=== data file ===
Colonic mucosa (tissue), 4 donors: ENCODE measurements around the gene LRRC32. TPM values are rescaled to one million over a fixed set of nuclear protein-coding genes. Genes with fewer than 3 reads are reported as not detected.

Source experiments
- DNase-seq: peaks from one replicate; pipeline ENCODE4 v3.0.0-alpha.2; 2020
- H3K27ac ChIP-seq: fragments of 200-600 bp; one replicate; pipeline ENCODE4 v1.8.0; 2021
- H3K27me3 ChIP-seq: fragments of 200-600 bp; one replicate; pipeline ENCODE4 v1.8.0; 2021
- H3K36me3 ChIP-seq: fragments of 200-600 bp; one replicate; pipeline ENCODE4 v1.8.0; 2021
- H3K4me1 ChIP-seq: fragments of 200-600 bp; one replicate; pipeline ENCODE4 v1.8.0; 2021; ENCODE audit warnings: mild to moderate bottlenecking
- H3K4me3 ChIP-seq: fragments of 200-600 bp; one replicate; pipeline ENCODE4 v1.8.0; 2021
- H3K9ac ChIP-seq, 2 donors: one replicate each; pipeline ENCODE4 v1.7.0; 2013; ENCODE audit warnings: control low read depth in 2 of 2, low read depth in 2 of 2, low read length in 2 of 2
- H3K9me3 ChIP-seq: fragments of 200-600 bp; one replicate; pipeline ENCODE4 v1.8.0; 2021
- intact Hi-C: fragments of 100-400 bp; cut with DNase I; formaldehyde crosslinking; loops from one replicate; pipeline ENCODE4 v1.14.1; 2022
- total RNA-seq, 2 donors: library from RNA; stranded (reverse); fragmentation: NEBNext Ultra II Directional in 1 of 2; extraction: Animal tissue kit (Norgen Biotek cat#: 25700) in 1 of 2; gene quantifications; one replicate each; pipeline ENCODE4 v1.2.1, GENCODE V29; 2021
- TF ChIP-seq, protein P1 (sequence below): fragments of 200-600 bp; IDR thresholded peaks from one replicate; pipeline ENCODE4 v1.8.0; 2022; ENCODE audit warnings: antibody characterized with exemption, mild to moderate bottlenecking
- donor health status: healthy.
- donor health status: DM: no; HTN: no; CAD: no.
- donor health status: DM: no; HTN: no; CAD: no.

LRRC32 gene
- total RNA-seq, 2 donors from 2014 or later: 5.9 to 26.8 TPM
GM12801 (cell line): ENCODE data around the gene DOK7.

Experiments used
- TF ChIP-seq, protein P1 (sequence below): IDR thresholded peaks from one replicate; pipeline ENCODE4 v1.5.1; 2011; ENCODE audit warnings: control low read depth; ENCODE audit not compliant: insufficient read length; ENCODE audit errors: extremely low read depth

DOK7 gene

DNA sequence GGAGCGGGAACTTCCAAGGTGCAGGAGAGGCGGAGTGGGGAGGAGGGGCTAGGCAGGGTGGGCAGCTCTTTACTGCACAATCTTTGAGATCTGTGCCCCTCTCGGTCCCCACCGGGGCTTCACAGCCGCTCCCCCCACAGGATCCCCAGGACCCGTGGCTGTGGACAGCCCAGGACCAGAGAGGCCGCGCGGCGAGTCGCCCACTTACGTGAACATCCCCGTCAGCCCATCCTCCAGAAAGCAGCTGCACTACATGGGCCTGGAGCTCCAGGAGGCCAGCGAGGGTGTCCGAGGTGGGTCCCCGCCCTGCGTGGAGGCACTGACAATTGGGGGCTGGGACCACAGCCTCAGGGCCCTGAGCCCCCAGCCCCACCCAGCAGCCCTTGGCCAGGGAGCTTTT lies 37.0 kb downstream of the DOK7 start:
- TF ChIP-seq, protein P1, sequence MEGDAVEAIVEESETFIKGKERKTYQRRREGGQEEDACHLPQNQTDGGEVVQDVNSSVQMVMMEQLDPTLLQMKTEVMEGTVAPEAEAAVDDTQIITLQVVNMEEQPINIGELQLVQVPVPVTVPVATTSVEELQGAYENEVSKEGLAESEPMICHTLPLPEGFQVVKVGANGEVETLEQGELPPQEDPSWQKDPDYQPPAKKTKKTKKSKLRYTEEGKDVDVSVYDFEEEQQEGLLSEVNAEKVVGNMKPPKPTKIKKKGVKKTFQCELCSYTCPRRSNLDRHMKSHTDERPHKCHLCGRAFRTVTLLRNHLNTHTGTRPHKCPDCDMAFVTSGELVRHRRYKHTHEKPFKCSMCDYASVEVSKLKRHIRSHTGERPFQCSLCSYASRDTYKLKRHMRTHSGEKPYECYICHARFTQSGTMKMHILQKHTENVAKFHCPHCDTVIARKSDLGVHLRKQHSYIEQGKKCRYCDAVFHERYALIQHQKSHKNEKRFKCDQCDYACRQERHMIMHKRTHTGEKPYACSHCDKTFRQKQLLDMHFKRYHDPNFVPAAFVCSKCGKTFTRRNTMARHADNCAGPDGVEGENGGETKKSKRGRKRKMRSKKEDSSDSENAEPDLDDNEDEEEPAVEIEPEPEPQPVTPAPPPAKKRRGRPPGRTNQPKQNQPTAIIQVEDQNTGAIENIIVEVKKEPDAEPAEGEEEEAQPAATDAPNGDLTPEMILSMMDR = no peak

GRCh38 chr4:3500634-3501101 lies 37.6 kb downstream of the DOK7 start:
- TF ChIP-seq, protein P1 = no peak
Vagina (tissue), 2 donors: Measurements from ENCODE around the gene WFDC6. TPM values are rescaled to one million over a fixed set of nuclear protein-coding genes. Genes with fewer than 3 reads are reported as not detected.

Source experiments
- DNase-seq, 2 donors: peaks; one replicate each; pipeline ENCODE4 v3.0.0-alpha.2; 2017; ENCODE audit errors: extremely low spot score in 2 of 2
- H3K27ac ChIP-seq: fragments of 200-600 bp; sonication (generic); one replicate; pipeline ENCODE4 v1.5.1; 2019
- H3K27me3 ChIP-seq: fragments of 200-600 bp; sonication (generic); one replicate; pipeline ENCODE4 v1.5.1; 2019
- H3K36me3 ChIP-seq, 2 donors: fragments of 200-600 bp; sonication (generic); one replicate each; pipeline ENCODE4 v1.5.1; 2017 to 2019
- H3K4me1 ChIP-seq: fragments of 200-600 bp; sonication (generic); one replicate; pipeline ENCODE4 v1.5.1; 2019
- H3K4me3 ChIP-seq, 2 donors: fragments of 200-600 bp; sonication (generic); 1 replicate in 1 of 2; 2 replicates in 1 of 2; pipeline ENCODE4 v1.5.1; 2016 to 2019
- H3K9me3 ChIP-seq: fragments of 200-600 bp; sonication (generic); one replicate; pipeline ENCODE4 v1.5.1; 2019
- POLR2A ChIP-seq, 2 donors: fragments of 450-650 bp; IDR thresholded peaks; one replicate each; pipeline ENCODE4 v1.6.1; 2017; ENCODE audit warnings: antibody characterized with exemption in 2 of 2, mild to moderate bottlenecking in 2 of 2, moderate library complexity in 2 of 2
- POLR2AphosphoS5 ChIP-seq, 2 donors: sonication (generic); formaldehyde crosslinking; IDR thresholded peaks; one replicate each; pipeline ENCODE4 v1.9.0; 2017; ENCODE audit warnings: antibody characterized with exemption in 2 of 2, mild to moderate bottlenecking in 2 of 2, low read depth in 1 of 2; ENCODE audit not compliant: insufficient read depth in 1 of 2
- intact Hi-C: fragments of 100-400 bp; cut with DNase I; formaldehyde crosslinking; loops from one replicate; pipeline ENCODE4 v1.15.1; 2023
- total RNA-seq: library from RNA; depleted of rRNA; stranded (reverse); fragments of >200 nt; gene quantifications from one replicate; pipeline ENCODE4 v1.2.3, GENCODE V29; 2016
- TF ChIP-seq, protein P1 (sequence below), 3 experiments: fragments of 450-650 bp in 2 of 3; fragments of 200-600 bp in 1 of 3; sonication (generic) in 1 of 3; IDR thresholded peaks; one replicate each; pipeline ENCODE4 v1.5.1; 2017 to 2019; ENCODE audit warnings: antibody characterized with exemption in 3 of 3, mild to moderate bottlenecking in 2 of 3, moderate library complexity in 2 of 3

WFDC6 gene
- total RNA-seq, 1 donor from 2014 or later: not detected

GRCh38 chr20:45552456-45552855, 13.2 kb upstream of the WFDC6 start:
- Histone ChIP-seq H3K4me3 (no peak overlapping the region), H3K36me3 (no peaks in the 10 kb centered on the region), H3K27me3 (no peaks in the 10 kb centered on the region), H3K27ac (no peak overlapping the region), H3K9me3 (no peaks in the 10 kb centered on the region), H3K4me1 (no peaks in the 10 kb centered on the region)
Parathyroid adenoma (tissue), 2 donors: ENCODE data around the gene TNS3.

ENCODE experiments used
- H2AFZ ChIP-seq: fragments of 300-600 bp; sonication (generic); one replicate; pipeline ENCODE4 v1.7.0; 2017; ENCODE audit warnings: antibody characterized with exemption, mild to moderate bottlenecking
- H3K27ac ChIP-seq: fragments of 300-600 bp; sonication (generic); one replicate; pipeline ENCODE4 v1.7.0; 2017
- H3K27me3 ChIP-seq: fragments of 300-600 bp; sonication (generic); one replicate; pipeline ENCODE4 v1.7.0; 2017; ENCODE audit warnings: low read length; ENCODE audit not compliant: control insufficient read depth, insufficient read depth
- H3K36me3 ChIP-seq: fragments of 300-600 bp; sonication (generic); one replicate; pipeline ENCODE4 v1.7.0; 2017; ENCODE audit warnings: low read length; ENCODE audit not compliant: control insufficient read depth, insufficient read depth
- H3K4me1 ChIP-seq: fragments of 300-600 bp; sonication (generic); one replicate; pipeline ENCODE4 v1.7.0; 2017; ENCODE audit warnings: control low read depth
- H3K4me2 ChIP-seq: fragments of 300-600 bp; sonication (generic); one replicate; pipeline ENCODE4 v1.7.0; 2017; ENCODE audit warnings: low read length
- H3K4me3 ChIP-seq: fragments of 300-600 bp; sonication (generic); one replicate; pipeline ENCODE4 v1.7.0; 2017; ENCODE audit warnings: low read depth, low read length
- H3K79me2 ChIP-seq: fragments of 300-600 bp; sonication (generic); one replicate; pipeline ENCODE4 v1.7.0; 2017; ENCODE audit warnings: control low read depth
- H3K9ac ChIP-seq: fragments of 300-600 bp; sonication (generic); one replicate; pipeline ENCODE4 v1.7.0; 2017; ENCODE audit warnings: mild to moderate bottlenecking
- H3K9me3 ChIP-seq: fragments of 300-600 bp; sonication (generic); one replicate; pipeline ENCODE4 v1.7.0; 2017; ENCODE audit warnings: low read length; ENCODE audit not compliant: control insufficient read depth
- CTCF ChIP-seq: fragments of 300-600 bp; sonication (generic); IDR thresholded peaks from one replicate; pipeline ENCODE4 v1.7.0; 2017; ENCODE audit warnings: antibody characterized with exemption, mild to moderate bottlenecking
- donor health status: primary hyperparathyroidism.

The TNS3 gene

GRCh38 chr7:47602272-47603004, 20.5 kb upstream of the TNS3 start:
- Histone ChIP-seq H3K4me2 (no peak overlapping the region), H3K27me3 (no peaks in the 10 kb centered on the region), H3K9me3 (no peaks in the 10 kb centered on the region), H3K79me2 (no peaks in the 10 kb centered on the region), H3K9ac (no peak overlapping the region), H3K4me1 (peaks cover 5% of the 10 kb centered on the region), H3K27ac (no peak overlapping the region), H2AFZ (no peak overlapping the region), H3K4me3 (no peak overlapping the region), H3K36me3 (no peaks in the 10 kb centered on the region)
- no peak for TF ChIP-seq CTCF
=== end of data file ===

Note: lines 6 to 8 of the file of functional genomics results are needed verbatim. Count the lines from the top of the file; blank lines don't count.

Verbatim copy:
- H3K36me3 ChIP-seq: fragments of 200-600 bp; one replicate; pipeline ENCODE4 v1.8.0; 2021
- H3K4me1 ChIP-seq: fragments of 200-600 bp; one replicate; pipeline ENCODE4 v1.8.0; 2021; ENCODE audit warnings: mild to moderate bottlenecking
- H3K4me3 ChIP-seq: fragments of 200-600 bp; one replicate; pipeline ENCODE4 v1.8.0; 2021